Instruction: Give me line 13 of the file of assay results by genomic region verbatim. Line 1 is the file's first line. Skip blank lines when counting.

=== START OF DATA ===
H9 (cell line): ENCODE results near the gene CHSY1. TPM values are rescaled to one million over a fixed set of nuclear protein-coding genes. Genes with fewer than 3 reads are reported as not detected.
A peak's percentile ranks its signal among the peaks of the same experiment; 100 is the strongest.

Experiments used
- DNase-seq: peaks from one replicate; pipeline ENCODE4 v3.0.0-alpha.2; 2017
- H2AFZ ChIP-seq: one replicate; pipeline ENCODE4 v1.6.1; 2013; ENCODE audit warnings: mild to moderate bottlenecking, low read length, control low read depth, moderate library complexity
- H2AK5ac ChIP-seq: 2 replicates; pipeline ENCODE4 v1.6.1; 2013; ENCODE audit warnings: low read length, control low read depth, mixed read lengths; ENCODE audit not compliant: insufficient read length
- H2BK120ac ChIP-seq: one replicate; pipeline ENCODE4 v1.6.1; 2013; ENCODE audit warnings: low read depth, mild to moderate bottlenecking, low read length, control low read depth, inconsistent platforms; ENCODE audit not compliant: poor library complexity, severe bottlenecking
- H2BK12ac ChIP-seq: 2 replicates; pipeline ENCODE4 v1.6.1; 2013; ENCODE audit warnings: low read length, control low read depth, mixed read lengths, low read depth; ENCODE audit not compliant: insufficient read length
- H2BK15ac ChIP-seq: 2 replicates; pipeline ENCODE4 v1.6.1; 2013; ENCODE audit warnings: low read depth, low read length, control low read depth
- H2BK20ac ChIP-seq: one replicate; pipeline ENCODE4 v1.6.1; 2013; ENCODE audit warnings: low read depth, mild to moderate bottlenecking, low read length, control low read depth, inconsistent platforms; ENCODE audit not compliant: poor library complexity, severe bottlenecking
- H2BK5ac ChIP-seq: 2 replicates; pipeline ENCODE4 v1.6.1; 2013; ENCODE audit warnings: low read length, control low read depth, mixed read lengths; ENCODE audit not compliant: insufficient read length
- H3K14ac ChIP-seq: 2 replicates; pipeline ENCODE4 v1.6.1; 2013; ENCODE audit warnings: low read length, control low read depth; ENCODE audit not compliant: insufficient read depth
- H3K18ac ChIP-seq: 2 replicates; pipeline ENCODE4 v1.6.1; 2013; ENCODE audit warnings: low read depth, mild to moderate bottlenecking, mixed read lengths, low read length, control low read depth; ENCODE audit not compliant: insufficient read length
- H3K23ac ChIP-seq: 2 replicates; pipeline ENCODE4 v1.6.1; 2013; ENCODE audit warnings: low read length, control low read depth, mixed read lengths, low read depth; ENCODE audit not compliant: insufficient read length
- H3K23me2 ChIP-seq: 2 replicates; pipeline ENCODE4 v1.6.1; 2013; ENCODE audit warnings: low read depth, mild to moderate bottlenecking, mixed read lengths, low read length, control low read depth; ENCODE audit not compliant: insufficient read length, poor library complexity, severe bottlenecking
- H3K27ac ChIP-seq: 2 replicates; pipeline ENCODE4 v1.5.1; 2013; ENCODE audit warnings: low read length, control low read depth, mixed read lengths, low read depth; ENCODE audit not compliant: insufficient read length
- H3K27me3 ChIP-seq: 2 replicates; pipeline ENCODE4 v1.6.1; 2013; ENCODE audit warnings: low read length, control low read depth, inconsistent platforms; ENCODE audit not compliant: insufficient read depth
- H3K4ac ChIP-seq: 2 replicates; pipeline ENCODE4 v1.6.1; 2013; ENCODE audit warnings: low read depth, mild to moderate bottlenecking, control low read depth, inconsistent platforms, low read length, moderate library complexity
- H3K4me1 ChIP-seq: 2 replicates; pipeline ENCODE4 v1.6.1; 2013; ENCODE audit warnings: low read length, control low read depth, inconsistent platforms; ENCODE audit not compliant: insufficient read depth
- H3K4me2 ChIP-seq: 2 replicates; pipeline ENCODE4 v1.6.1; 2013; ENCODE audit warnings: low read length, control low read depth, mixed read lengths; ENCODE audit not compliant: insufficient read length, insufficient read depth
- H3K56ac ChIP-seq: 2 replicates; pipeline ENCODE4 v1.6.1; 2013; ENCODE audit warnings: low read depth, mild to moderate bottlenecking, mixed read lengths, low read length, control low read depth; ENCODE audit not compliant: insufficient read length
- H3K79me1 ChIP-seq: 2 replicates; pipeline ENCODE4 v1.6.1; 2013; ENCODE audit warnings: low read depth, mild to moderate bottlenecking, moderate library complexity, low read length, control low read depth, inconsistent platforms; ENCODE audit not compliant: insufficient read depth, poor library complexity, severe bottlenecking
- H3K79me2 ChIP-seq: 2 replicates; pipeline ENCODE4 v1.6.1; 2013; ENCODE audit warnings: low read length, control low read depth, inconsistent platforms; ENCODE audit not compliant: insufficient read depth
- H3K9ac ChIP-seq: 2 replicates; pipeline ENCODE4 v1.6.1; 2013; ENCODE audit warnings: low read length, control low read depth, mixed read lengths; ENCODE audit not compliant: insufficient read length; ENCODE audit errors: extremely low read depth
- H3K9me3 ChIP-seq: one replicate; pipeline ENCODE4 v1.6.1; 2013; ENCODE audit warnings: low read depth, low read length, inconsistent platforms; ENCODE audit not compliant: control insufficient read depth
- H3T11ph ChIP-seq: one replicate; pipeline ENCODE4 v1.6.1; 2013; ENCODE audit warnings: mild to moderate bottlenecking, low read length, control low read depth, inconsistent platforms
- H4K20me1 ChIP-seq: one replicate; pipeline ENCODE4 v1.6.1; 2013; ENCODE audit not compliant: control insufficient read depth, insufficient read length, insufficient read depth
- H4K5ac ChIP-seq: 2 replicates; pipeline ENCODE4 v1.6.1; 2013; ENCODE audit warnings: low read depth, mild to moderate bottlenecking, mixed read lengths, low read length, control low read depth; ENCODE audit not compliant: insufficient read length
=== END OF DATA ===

- H3K18ac ChIP-seq: 2 replicates; pipeline ENCODE4 v1.6.1; 2013; ENCODE audit warnings: low read depth, mild to moderate bottlenecking, mixed read lengths, low read length, control low read depth; ENCODE audit not compliant: insufficient read length